Many myths and legends have circulated throughout the centuries since St. Patrick’s death. What do we know about the man who has come to represent Irish pride (Erin Go Braugh!)? What, if anything, can we Christians celebrate on the holiday that bears his name?
First of all, St. Patrick (whose birth-name may have been Maewyn Succat) was not Irish at all. He was born in Roman occupied Britain during the late 4th century. His Father was a deacon and his grandfather was a priest. But according to his autobiography called Confessio, “I did not know the true God.” When he was 16 years old, he was captured by invading Irish marauders and taken to Ireland.
He was enslaved for 6 years, and worked as a shepherd. And it was during this time that he was transformed by God’s sovereign grace. In his own words,
[T]he Lord opened my mind to an awareness of my unbelief, in order that, even so late, I might remember my transgressions and turn with all my heart to the Lord my God, who had regard for my insignificance and pitied my youth and ignorance. And he watched over me before I knew him, and before I learned sense or even distinguished between good and evil, and he protected me, and consoled me as a father would his son.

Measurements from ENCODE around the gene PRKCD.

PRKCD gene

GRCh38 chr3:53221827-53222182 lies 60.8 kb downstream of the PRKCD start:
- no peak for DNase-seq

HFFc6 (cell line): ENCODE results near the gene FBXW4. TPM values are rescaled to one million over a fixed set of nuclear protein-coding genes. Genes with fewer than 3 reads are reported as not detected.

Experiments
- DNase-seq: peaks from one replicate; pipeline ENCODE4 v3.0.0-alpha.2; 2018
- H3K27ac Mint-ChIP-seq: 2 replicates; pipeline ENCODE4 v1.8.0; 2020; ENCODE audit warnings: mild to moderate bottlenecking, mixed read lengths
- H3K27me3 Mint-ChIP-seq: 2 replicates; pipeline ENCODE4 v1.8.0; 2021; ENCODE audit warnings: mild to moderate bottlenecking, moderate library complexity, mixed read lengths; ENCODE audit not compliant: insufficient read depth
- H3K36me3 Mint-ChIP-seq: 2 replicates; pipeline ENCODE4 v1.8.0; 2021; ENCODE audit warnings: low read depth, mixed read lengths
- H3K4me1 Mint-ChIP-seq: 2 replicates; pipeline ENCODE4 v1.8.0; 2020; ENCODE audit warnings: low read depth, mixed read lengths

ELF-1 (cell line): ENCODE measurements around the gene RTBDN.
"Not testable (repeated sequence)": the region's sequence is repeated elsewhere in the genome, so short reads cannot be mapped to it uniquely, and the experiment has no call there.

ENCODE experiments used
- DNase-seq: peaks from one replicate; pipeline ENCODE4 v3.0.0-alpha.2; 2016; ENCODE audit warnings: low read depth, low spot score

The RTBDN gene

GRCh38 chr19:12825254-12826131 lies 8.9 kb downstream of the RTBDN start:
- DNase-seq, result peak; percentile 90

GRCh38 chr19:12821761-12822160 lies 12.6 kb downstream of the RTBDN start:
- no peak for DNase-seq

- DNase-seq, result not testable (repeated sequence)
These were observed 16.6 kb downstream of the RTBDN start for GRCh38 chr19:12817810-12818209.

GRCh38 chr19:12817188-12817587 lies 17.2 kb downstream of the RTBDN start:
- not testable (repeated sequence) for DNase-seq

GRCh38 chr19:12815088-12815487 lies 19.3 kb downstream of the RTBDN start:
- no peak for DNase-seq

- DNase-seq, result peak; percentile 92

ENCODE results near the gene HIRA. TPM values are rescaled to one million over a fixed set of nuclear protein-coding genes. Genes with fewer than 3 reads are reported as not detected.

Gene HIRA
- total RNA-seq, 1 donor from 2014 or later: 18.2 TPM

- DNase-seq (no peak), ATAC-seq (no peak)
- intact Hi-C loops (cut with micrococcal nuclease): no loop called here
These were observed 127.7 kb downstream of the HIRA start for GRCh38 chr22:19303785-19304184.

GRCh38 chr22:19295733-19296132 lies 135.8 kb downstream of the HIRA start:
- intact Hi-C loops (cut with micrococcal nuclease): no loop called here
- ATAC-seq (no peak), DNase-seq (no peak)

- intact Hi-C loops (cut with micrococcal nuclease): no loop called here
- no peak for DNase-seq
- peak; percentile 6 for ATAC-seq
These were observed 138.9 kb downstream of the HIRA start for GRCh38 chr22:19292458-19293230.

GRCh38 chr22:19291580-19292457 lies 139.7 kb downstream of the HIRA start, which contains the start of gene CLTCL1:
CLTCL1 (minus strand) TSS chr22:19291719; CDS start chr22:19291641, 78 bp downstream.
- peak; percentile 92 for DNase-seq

Patrick eventually escaped from his captors, and with many others traveled nearly 200 miles to the coast where he convinced traders to take him back to Britain. Once home, he voraciously studied the Scriptures and began to feel a burden for the lost souls his captors and the rest of the Irish people. So when God called him to Ireland, he obeyed.
Legends and fairy tales aside (i.e., banishing snakes and a blooming walking stick), Patrick was an incredibly influential missionary to the Irish people. He understood the missional heart of God, and used clever and culturally relevant ways to communicate the gospel. One example is his use of the shamrock to illustrate the triune nature of God. Some believe that St. Patrick designed the Celtic cross which he used to supplant the pagan sun god (the circle) and exalting Jesus Christ (the cross). Whether they are strictly true or not, one thing is certain. St. Patrick, motivated by God’s grace, shared the gospel with the people of Ireland. And through his efforts, many pagans converted to Christianity, and many churches were established with faithful Christian leaders.
And that’s something worth emulating and celebrating. Happy St. Patrick’s Day!
Soli Deo Gloria! [To God be all the glory!]